On Tuesday, the U.S. Supreme Court made a dramatic decision to temporarily allow the Trump administration’s ban on transgender military members as legal battles over the issue continue in lower courts.
The court stuck to partisan lines in a 5-to-4 vote to lift two injunctions blocking the policy. The court’s five Republican-appointed justices were in the majority.
President Donald Trump’s policy reverses a 2016 Obama-administration rule that opened the military to transgender service members for the first time. Prior to that rule, transgender members were discharged from the military and openly transgender individuals were not allowed to enlist.
Trump shocked the nation in July 2017 when he tweeted out his intentions to set back the Obama-era policy, citing “tremendous medical costs and disruption” as the driving force behind the change. Many reacted negatively to the announcement.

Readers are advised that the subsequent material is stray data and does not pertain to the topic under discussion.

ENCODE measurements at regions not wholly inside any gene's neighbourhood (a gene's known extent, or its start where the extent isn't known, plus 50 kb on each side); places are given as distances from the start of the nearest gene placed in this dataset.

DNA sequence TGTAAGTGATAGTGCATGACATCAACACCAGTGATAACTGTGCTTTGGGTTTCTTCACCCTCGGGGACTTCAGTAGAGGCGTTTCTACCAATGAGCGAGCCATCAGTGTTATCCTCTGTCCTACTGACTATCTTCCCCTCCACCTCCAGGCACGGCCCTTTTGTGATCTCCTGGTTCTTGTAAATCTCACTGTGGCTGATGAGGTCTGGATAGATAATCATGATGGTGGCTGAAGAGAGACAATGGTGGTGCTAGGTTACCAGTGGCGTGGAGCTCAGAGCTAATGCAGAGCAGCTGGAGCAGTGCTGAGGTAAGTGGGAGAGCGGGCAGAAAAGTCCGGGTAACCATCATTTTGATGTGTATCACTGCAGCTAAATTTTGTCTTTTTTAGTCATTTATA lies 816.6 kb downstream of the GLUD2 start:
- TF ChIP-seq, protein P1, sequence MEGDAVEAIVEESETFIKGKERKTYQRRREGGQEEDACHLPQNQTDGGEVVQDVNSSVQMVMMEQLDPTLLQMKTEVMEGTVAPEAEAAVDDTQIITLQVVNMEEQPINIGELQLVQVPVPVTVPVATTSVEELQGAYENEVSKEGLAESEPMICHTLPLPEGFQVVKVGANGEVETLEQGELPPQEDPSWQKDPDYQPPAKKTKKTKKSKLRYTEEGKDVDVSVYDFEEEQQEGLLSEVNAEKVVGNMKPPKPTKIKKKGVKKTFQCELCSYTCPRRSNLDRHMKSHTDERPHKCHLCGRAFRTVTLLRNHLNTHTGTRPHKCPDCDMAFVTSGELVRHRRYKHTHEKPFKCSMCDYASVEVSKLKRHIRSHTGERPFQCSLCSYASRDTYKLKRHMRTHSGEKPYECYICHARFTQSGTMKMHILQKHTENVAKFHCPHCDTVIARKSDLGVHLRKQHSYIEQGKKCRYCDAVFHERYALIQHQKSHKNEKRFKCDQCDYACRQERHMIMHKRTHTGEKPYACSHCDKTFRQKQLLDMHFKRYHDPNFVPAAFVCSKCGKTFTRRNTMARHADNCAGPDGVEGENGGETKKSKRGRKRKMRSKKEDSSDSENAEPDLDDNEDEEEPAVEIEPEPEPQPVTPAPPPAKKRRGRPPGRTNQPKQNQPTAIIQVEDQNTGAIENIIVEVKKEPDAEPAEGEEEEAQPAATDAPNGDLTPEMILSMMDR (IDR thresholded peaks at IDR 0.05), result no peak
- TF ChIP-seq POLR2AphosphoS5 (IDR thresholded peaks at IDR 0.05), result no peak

This week, similar reactions followed the SCOTUS decision.
The Southern Poverty Law Center said the decision is “a slap in the face” to transgender individuals who have served in the military.
“The military’s own research shows Trump’s ban would weaken our military,” said David Dinielli, the deputy legal director of the SPLC’s LGBT Rights Project. “It means losing qualified recruits at a time when enlistment numbers are already too low.”
For others, including the Trump administration, this decision is seen as a victory.
“Due to lower courts issuing nationwide injunctions, our military had been forced to maintain a prior policy that poses a risk to military effectiveness and lethality for over a year,” said Kerri Kupec, spokeswoman for the Department of Justice. “We will continue to defend in the courts the authority and the ability of the Pentagon to ensure the safety and security of the American people.”
The Human Rights Campaign said the decision and overall ban “discriminatory and unconstitutional.”
“Today’s decision thrusts this administration’s discriminatory agenda onto a military that clearly doesn’t want it and does so at the expense of transgender people’s careers and service,” said Sarah McBride, the HRC national press secretary.
Most transgender individuals are no longer eligible to serve under this ban except those fitting specific guidelines. The case in the Supreme Court continues.